Optimizing Parallel Job Performance in Data-Intensive Clusters
University of California, Berkeley
PhD Thesis- Technical Report No. UCB/EECS-2014-9
January 26, 2014
Extensive data analysis has become the enabler for diagnostics and decision making in many modern systems. These analyses have both competitive as well as social benefits. To cope with the deluge in data that is growing faster than Moore’s law, computation frameworks have resorted to massive parallelization of analytics jobs into many ne-grained tasks.
These frameworks promised to provide efficient and fault-tolerant execution of these tasks. However, meeting this promise in clusters spanning hundreds of thousands of machines is challenging and a key departure from earlier work on parallel computing. A simple but key aspect of parallel jobs is the all-or-nothing property: unless all tasks of a job are provided equal improvement, there is no speedup in the completion of the job. The all-or-nothing property is critical for the promise of efficient and fault-tolerant parallel computations on large clusters. Meeting this promise in clusters of these scales is challenging and a key departure from prior work on distributed systems. This PhD will look at the execution of a job from first principles and propose techniques spanning the software stack of data analytics systems such that its tasks achieve homogeneous performance while overcoming the various heterogeneities. To that end, we will propose techniques for (i) caching and cache replacement for parallel jobs, which outperforms even Belady’s MIN (that uses an oracle), (ii) data locality, and (iii) straggler mitigation. Our analyses and evaluation are performed using workloads from Facebook and Bing production datacenters. Along the way, we will also describe how we broke the myth of disk-locality’s importance in datacenter computing.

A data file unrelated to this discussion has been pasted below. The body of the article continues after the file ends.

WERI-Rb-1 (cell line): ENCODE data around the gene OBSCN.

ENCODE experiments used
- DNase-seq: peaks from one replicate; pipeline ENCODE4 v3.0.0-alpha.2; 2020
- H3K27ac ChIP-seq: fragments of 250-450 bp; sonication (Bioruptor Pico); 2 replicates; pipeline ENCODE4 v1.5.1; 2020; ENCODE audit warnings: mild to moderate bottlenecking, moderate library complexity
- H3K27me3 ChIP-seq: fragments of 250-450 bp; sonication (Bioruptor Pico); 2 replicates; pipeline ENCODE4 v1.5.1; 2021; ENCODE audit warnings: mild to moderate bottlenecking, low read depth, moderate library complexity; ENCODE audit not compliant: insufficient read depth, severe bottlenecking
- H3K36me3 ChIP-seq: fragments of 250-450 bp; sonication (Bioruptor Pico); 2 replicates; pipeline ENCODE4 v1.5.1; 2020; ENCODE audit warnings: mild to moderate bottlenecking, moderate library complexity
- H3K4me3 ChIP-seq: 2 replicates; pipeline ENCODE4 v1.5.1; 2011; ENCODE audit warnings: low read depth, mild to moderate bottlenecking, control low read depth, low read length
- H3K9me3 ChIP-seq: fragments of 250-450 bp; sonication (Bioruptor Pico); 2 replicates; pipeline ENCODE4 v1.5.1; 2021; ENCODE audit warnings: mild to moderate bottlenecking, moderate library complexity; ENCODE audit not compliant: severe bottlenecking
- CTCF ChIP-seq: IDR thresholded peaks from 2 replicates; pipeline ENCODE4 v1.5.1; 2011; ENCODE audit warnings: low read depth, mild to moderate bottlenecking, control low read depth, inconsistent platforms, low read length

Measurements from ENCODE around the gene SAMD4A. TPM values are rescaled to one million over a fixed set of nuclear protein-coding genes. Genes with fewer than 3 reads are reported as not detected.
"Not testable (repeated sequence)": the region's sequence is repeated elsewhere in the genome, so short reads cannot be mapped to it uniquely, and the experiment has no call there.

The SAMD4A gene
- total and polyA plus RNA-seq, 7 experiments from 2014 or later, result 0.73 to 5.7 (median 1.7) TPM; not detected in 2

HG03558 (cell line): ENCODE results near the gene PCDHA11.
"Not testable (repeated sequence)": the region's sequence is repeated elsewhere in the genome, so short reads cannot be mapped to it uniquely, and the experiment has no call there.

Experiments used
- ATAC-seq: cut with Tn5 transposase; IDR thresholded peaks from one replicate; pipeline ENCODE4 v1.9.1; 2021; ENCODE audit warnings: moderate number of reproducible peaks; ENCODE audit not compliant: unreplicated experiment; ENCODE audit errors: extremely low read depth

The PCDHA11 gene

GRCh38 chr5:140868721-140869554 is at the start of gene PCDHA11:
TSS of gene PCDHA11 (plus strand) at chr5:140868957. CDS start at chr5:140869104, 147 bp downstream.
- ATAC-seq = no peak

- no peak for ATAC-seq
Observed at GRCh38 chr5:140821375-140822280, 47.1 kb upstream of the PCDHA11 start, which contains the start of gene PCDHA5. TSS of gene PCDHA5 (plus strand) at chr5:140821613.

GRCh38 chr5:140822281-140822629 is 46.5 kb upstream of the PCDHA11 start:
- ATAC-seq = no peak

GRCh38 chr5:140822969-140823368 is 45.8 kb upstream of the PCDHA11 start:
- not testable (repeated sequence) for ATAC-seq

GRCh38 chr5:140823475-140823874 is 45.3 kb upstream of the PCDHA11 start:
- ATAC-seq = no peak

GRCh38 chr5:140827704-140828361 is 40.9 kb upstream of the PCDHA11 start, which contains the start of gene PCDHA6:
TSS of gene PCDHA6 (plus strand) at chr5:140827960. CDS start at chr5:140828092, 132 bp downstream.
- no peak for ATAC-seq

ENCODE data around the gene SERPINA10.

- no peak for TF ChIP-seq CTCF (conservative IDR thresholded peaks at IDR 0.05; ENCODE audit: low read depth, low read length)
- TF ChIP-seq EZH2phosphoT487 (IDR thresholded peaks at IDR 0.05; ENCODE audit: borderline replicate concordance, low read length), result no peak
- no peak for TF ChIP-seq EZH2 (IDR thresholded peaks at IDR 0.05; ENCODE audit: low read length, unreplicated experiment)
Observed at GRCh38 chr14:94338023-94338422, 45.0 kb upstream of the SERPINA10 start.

Advisor: Ion Stoica
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